Office Of Public Affairs
U of U Pediatrics Department to Lead Utah in National Effort to Address Child Brain Injuries
Jun 8, 2009 4:30 PMSALT LAKE CITY—The University of Utah Department of Pediatrics has been named the state’s lead center in the Sarah Jane Brain Project, a national network of 52 health-care institutions collaborating to address the No. 1 cause of death and disability for children and young adults in the United States–brain injury.
Kimberly D. Statler, M.D., assistant professor of pediatrics at the University of Utah School of Medicine and associate director of Pediatric Intensive Care at Primary Children’s Medical Center, will direct the project for Utah. The University, with support from Primary Children’s, will establish a statewide plan focusing on preventing pediatric brain injuries, improving the diagnosis and treatment of such injuries, research to better understand and improve recovery, and coordinating support for families and schools.
“There really hasn’t been a coordinated effort to study brain injuries in children, so there is much we need to learn,” Statler said. “With the resources of the Department of Pediatrics’ and Primary Children’s Medical Center, as well as national collaboration through the Sarah Jane Brain Foundation, we can build an excellent network to address this problem.”
Primary Children’s is Utah’s only hospital to care for children with moderate or severe brain injuries, admitting about 600 traumatic brain injury patients a year. One-fifth—or approximately 120—of those admissions are related to motor-vehicle accidents. Falls are the second most common cause, with about 60 admissions, while assault account for about 25 admissions yearly.
The Sarah Jane Brain Project (SJBP) is named for a 5-year-old girl who received traumatic brain injury after being shaken by a baby nurse when she was 5 days old. Her father, Patrick Donahue, established the project in October 2007 after realizing there was no national plan to address the diagnosis and care for children who suffer traumatic brain injuries.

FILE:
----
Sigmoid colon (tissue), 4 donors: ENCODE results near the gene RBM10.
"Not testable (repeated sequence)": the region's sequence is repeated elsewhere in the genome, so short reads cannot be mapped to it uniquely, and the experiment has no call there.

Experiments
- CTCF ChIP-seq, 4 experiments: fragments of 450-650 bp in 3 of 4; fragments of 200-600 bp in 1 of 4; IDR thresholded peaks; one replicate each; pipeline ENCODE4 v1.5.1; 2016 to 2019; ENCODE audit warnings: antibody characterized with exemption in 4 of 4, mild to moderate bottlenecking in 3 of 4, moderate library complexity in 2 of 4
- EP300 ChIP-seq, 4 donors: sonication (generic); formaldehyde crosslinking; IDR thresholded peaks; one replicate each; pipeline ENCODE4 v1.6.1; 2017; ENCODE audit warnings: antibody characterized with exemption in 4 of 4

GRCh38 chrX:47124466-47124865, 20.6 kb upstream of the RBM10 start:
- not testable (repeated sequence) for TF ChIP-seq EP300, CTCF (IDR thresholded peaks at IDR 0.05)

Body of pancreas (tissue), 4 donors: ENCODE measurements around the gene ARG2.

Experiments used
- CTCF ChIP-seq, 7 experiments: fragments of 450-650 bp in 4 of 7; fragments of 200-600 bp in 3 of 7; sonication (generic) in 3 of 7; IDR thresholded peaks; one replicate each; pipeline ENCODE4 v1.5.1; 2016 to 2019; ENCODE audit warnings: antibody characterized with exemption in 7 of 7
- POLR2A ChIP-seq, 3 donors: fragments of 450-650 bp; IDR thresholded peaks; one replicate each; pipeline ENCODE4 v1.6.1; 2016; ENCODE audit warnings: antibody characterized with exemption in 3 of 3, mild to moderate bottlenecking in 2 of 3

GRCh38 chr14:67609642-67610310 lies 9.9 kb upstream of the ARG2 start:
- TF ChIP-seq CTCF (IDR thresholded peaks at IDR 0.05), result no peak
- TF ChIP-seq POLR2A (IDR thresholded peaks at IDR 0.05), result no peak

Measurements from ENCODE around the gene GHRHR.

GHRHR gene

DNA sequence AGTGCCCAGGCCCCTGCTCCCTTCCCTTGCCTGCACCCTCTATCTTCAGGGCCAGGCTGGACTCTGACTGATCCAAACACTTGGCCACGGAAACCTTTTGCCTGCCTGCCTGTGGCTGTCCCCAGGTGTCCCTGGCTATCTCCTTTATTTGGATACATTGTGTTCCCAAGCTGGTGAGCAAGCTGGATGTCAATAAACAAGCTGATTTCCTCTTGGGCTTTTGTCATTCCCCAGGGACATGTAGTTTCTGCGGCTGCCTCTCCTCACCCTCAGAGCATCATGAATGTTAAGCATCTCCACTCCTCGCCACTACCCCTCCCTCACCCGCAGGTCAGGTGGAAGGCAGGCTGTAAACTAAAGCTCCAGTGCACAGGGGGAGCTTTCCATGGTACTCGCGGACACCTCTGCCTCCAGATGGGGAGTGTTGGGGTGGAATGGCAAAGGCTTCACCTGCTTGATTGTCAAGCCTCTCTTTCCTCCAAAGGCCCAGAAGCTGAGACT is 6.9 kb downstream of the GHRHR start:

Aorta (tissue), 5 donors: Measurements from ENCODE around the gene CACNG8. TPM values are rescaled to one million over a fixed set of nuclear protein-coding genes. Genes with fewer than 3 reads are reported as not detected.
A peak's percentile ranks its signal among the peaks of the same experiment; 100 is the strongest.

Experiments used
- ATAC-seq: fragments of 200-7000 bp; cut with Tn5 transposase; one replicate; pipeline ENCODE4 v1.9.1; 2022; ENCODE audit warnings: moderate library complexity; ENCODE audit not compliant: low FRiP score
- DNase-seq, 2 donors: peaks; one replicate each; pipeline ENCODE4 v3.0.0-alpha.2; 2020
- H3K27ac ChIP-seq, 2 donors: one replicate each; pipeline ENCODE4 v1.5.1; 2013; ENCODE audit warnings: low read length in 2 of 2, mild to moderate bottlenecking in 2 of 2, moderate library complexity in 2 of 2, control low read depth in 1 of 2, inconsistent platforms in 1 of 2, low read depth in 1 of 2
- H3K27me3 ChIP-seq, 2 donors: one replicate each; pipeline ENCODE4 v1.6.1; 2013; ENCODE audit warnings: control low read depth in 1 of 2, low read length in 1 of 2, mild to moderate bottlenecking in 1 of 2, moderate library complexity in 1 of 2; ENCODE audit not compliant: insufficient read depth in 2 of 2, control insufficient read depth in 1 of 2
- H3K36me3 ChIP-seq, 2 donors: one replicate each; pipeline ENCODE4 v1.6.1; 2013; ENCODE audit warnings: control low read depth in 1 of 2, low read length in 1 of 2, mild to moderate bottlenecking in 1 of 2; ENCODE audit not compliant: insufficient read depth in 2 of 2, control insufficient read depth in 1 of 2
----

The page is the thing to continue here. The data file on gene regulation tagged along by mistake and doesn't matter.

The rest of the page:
In January of this year, more than 60 of the top pediatric neurologists in the country came together in New York City and drafted the first-ever National Pediatric Acquired Brain Injury (PABI) Plan, which called for the development of a national system of collaboration to address the issue. In March, the SJBP accepted applications from institutions to fill the roles of lead center in all 50 states, the District of Columbia, and Puerto Rico.
The SJBP National Advisory Board announced the lead center selections on June 5 in Washington, D. C.
A network to address pediatric brain injury is long overdue, according to Donahue. “It is shocking to realize that despite brain injury being the leading killer and disabler of our children, nothing has ever been done to develop a nationally standardized medical or educational plan to address it,” he said. “There is very little public awareness of pediatric brain injury.”
The National PABI Plan is estimated to cost $125 million annually to implement across the country and will address each of the seven categories of care for each aspect of brain injury treatment – prevention, acute care, rehabilitation, adult transition, rural/telehealth, mild TBI (Traumatic Brain Injury), and the virtual center.
Other medical schools and hospitals joining the SJBP include the University of Washington/Harborview Medical Center, Children’s Hospital of Pittsburgh, the Mayo Clinic in Rochester, Minn., Mattel Children’s Hospital/the University of California, Los Angeles, and Children’s Hospital of Boston/Harvard Medical School.
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U of U Health Sciences Public Affairs
Communications Director , Sarah Jane Brain Project
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